ACSC Threat Report highlights deplorable ignorance

The minister releases a significant cyber report, with news that a defence contractor was breached. That raises many questions, but the media failed to follow up. Australia, you've got a problem.

I had trouble finding any newsworthy fresh meat in the 2017 Australian Cyber Security Centre (ACSC) Threat Report, and that's a worry. Not because the report is bad, because it's not. Not because the ACSC is bad, because it's not. No, what's wrong is the mainstream conversation about cybersecurity.

Pretty much every media report still treats cyber matters, or quite frankly the internet in general, as something over there somewhere, where the geeks live, rather than the core infrastructure on which our society is now built.

That's inexcusable.

The report [PDF], released on Tuesday, builds on previous years' reports to provide an authoritative, if slightly bland, snapshot of how the cybers have been affecting Australia, and what we can look forward to. They, and our other cybersecurity organisations, are making steady progress in integrating and improving the nation's cyber defences -- even if it's sometimes frustratingly slow.

Last year, I wrote that the real messages of the 2016 ACSC Threat Report were about separating hype from reality.

At the time, mainstream news about the ACSC report led with the scare story. "Bureau of Meteorology hacked by foreign spies in massive malware attack," reported ABC News, for example.

Same this year.

"During the past financial year there have been 47,000 cyber incidents in Australia, up 15 percent on the previous year," reported ABC Radio's AM. "And despite all the warnings about online scams and frauds, they're up too, by 22 percent."

But the statistics were never questioned. "Cyber incidents" was never defined, despite recent public service efforts to clarify the language. The possibility that the increase in the number of reports was the result of more awareness, and more investigative resources, was never raised.

Mainstream media gobbled up the scare stories too.

"Cyber thieves hacked into the computer system of a national security contractor." reported ABC News.

"Mums and dads under attack from cyber criminals," reported the Sydney Morning Herald. "Password1 does not cut it," they quoted Minister Assisting the Prime Minister for Cyber Security Dan Tehan as saying. And so on.

But beyond these the news stories fed to the mainstream media, the insights from the minister and the questions from the mainstream media led to little analysis.

Anyway, the highlights for me from the 2017 ACSC report:

  • "Australia continues to be a target of persistent and sophisticated cyber espionage directed by foreign intelligence services -- and will remain so for the foreseeable future," the report says. "This targeting does not only include Australian government networks. Private enterprises engaged in activities or industries of interest to foreign states are also targeted."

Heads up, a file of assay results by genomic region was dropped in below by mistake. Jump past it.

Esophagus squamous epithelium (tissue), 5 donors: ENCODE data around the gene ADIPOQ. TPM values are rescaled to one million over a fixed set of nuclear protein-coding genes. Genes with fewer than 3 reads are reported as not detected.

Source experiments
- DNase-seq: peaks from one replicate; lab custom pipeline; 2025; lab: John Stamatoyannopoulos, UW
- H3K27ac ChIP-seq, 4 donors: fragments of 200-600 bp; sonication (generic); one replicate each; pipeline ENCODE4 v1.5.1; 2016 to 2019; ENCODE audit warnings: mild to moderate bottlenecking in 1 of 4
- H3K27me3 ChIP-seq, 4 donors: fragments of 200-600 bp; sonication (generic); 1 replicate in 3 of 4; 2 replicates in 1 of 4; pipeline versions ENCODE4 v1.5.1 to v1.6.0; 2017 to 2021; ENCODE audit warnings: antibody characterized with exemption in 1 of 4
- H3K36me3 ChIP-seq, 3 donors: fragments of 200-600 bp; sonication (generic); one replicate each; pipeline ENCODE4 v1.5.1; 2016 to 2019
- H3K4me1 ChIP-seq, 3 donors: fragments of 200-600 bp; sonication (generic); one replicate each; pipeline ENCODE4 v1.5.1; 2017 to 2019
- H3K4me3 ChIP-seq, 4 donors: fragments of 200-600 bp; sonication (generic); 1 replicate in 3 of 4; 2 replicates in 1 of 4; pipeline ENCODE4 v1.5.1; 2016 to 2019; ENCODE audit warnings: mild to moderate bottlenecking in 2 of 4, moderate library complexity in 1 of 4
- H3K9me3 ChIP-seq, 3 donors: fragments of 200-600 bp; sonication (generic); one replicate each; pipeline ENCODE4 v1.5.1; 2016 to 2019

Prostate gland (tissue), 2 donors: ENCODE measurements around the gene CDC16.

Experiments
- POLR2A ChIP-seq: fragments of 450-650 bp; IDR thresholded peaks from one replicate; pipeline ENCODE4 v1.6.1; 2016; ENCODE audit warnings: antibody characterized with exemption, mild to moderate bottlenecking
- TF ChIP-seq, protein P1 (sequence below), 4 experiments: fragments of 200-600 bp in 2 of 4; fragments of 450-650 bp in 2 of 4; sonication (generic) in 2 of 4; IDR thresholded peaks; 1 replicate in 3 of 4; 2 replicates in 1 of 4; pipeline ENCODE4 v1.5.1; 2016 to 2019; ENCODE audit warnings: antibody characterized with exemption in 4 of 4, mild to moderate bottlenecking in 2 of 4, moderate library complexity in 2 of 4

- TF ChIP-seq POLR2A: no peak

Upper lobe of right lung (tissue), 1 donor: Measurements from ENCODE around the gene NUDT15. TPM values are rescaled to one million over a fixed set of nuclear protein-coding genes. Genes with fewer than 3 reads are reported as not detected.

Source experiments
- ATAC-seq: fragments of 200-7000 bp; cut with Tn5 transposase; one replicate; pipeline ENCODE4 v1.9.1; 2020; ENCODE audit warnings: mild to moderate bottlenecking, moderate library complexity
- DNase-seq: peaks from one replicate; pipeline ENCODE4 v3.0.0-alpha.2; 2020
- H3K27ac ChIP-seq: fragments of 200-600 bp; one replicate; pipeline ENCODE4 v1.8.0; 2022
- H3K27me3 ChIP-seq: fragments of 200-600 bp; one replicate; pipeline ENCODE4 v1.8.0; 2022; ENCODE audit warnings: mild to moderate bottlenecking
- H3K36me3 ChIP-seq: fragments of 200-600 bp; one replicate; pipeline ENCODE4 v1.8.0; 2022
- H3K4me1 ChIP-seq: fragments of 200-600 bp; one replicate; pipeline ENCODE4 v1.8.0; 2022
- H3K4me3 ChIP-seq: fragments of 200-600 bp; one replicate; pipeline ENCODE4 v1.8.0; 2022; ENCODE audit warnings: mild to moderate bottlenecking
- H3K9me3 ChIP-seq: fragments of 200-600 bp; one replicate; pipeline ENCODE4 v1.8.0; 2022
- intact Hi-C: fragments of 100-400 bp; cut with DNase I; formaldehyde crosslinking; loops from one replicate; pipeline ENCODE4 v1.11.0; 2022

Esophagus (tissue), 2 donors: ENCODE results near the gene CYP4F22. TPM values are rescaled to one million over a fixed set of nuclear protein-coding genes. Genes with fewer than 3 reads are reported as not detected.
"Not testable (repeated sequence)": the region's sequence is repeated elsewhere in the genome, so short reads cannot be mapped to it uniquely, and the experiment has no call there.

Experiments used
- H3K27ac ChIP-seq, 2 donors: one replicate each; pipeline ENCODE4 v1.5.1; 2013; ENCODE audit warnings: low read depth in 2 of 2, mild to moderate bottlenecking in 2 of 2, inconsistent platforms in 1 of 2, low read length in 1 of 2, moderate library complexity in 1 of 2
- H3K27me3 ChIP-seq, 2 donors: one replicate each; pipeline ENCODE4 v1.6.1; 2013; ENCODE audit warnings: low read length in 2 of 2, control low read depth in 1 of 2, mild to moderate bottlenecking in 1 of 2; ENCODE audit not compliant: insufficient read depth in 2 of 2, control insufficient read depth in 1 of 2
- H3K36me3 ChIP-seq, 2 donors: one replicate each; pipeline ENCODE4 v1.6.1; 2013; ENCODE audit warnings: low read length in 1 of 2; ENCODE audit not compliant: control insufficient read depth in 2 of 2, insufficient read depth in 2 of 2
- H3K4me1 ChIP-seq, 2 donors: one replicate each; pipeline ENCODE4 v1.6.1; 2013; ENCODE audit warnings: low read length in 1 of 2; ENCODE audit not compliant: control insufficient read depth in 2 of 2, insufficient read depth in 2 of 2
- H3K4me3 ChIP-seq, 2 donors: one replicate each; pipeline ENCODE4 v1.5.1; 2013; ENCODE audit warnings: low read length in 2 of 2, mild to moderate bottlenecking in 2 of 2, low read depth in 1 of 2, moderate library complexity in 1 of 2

• Cyber terrorism still isn't a problem. "Terrorist groups lack the technical sophistication to threaten Australia's security using cyber means," the report says. "Despite promises and inflated claims of cyber prowess, terrorist groups' use of offensive cyber capabilities has been limited. In the meantime, we should continue to expect terrorist groups using basic methods to make propaganda wins, such as defacing websites and hacking social media accounts."
  • There have been "fewer major compromises of Australian government networks, but this doesn't necessarily represent a reduction in targeting." As the Australian Signals Directorate (ASD) itself said in 2015, Australia's cyber defences were pretty ordinary before the Top Four strategy was implemented.
  • "As government defences gradually improve, cyber adversaries will increasingly look to identify softer targets to gain access to government information and networks. Advanced cyber adversaries are also using increasingly sophisticated tools, meaning that some compromise attempts could go undetected.
  • "The vast majority of reported cyber incidents affecting the Australian private sector were criminally motivated, typically for financial gain. Malicious emails continued to be a common vector for compromising private sector networks. Targeted socially-engineered spearphishing emails, sometimes combined with phone calls, were regularly used to gain access to corporate networks." The bad guys use "annual reports, shareholder updates, and media releases to craft their malicious cyber activities".
  • Cyber criminals still try to hit the banks, but not so much in Australia. "Criminal activity is generally opportunity-based, and the relative cybersecurity maturity of Australian financial institutions means there are more attractive and vulnerable targets in developing countries."

There's not much new there. We know that the banks' better cybersecurity has meant that criminals now target payroll, invoicing, and superannuation systems, for example. But these messages need repeating, much as we need to remind people to floss their teeth.

As I say, the ACSC report is a decent snapshot. Read it.

But if we're still having to spell out the basics to the mainstream media, and if the mainstream media still can't ask informed questions about this stuff, how can they then inform the mainstream audience?

Until this problem is fixed, we cannot even get out of first gear on this topic.

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